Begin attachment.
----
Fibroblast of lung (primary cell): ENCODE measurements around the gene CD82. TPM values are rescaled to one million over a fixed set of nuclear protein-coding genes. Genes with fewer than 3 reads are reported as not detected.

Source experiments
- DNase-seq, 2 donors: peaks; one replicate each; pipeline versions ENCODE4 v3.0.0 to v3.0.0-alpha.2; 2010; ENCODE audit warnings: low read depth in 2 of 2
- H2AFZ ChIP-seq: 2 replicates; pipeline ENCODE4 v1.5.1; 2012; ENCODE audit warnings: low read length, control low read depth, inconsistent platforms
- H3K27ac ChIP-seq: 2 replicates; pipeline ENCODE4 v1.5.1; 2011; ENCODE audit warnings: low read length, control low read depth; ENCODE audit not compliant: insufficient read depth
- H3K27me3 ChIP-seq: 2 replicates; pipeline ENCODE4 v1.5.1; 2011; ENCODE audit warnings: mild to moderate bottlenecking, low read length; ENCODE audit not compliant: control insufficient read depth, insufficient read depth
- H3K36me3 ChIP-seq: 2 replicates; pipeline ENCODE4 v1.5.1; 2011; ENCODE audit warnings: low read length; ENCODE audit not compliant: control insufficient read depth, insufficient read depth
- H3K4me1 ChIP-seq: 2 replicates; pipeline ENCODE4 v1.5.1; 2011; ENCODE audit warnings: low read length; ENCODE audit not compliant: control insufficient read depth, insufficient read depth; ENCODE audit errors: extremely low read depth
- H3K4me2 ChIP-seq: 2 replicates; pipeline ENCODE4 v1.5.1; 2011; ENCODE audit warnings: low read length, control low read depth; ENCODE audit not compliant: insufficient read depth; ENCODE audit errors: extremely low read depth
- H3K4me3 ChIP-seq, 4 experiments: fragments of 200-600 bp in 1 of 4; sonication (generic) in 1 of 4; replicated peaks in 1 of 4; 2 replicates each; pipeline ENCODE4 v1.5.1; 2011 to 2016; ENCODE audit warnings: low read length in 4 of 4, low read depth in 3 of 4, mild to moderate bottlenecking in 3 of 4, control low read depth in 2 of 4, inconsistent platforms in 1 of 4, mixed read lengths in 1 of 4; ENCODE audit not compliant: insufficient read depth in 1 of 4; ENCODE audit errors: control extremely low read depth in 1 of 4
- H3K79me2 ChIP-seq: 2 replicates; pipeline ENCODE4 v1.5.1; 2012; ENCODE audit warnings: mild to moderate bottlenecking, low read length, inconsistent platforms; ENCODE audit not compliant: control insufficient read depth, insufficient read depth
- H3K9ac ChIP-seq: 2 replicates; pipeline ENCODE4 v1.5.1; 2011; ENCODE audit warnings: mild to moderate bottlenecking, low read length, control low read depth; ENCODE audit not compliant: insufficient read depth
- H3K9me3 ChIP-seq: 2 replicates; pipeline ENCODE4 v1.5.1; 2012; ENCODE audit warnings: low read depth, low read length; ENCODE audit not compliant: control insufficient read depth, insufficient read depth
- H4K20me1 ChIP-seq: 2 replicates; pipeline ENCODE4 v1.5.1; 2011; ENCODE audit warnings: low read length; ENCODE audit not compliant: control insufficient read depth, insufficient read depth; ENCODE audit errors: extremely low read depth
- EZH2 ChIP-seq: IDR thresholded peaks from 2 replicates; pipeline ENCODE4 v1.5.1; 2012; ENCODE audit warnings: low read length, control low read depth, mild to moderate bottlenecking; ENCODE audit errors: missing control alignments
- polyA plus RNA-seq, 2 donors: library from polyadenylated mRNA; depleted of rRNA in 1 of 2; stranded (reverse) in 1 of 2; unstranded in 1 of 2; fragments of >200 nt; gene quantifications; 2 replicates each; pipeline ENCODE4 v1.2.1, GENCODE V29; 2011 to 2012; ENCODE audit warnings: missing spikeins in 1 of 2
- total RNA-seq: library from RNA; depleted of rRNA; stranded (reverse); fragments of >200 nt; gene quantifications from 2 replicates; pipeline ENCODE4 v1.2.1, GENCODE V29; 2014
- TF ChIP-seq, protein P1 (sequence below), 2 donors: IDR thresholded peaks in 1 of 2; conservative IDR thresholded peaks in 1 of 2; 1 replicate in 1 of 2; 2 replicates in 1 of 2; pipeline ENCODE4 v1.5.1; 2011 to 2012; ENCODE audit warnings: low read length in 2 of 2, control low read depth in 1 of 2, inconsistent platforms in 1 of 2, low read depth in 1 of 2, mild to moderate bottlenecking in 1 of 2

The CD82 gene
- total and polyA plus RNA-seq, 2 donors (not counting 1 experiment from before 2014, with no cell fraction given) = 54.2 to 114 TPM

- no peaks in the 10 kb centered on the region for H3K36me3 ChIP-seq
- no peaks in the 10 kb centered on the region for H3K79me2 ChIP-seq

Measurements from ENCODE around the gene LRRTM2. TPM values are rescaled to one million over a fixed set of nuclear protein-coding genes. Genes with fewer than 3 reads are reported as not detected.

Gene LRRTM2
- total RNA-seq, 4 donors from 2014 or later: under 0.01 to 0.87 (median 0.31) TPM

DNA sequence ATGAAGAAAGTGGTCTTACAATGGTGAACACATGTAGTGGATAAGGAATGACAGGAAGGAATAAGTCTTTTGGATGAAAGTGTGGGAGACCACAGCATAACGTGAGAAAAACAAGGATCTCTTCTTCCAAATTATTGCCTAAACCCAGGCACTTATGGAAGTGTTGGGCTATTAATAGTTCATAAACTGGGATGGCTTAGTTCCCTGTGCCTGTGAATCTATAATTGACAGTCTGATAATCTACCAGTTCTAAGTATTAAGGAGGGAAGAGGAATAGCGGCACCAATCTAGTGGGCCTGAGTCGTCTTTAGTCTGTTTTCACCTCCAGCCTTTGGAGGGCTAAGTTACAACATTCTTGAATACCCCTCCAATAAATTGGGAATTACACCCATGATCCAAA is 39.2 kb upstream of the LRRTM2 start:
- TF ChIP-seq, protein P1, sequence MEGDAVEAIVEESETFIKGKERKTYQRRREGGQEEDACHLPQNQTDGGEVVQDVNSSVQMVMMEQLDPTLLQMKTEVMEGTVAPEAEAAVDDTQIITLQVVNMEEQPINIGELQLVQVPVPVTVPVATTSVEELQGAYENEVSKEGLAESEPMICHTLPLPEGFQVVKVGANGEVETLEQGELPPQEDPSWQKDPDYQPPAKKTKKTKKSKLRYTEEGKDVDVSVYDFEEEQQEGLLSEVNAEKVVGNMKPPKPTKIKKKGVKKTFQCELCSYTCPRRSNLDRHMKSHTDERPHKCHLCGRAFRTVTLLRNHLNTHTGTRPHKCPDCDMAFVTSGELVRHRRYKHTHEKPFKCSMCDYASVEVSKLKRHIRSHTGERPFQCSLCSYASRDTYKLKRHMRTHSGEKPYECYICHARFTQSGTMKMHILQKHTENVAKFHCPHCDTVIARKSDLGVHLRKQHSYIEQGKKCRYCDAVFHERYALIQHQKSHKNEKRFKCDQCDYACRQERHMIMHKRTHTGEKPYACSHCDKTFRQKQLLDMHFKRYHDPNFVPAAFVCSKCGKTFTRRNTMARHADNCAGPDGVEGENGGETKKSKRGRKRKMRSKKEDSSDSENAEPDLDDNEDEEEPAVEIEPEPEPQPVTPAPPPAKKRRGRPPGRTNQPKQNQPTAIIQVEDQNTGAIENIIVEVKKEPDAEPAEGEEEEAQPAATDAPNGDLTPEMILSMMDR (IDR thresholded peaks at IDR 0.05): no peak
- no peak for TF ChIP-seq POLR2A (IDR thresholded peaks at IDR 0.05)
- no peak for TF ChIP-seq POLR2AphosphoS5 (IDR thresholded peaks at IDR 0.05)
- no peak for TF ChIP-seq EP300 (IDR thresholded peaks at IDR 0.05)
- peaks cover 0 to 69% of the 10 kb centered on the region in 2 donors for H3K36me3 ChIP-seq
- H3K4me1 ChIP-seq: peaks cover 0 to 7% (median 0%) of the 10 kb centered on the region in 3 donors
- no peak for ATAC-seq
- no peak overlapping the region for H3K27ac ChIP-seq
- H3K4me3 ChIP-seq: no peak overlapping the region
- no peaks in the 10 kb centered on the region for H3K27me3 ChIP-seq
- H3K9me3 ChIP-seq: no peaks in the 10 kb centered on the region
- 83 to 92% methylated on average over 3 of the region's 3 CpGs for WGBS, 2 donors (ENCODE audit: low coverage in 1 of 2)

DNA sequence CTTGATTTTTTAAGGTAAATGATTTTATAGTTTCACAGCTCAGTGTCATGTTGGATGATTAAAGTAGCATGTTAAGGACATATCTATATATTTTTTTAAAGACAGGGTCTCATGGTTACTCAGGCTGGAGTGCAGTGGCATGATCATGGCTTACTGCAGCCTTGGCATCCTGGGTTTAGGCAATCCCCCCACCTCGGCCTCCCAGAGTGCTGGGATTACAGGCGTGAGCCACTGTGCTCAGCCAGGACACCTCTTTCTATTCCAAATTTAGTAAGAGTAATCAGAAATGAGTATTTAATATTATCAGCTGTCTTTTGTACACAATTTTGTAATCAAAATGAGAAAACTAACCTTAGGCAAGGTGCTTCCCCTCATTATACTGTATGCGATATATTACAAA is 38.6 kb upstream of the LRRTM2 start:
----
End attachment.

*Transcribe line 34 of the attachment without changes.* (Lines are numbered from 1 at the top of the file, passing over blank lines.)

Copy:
- no peak overlapping the region for H3K27ac ChIP-seq